Isaiah feared for his life because of his unclean lips. In his vision, a seraph (an angel of fire) purified him by touching a burning coal to his mouth. Revelation speaks instead of a sea that surrounds the throne. To approach the throne one must go through water. It is a symbol of that other element which purifies our lives, namely the baptismal waters. Baptism qualifies us to worship God with the angels.

In other words, God makes it possible. God accommodates our condition—as he did for Isaiah and John of the Apocalypse. And God always will, for God is the Trinity of Time: “who was and is and evermore shall be.” This is, in fact, the definition of “grace”: That God perpetually calls us despite our sinful state to a right relationship with him in worship.

“Holy, holy, holy, though the darkness hides thee, though the eye of sinfulness thy glory may not see. Only thou are holy, there is none beside thee, perfect in power, in love, and purity.”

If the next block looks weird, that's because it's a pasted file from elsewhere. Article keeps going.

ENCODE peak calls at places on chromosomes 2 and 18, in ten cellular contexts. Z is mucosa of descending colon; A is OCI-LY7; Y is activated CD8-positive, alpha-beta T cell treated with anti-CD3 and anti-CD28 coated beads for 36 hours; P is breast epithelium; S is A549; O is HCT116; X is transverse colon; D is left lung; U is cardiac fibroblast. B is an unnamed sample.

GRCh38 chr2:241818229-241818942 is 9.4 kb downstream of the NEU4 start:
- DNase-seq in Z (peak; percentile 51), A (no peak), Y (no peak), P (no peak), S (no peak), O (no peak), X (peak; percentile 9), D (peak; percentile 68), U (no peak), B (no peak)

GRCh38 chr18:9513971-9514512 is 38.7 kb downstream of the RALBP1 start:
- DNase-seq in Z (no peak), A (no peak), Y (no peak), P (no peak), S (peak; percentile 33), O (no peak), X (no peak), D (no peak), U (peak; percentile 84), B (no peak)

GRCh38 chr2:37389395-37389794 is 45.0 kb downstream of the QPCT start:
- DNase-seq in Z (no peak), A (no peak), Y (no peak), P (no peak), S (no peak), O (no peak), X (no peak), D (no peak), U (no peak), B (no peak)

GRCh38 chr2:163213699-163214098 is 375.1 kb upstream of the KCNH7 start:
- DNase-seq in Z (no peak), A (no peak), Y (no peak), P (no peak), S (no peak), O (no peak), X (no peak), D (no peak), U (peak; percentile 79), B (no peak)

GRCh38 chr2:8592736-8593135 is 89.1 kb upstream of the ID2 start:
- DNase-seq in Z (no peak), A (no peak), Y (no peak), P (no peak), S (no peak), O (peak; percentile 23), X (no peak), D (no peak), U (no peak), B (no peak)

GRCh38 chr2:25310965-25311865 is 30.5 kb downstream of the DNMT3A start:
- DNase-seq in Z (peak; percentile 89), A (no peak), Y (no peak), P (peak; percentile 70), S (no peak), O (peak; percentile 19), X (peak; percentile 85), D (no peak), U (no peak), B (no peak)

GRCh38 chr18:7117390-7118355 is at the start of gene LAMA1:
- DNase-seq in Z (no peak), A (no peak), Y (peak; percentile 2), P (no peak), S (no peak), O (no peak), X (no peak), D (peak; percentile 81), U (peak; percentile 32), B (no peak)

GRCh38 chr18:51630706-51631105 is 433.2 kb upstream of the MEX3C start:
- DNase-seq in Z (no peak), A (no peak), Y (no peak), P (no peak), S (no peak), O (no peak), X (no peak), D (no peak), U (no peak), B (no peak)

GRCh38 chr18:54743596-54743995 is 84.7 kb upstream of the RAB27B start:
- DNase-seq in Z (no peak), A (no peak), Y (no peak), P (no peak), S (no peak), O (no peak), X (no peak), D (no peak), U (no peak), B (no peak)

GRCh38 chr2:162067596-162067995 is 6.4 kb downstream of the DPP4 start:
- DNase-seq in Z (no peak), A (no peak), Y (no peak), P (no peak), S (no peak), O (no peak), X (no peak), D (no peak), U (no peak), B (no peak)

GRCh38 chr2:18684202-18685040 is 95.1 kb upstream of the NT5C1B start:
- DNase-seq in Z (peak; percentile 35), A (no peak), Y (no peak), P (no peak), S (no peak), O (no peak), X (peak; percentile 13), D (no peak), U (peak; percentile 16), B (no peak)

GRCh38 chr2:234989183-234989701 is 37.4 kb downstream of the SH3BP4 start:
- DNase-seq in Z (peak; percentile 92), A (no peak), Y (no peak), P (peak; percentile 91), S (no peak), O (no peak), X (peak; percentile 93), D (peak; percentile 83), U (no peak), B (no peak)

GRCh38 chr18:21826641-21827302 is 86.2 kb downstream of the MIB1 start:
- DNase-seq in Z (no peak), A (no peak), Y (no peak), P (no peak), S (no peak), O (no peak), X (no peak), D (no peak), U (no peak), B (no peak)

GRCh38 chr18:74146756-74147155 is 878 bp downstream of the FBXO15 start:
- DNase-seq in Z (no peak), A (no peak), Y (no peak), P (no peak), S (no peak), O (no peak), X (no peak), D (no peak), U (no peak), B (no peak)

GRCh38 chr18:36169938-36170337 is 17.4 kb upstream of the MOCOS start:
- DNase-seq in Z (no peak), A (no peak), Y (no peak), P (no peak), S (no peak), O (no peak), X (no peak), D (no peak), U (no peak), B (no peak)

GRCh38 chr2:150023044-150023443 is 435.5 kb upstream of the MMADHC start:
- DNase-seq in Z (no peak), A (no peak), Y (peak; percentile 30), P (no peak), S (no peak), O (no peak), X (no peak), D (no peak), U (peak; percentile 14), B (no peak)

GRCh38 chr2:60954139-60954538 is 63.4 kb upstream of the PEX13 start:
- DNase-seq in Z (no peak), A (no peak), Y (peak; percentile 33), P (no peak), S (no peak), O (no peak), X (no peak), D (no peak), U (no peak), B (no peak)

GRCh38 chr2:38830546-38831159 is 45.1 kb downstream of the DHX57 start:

I wonder what it means to be “Perfect in power.” I imagine it means that one is neither overwhelming nor deficient in power. As the Gospel of Matthew describes Jesus in the words of Isaiah, “He will not break a bruised reed.”

How about “perfect in love”? I suspect it refers to God’s ever present and steadfast faithfulness to us as God’s creatures and children.

And what about “perfect in purity”? Here I would offer that God’s perfection in purity was revealed to us in Jesus Christ, who was also perfect in both power and love. If Kierkegaard is right, that “purity of heart is to will one thing,” then Jesus is perfect in purity, willing and faithful to do God’s will.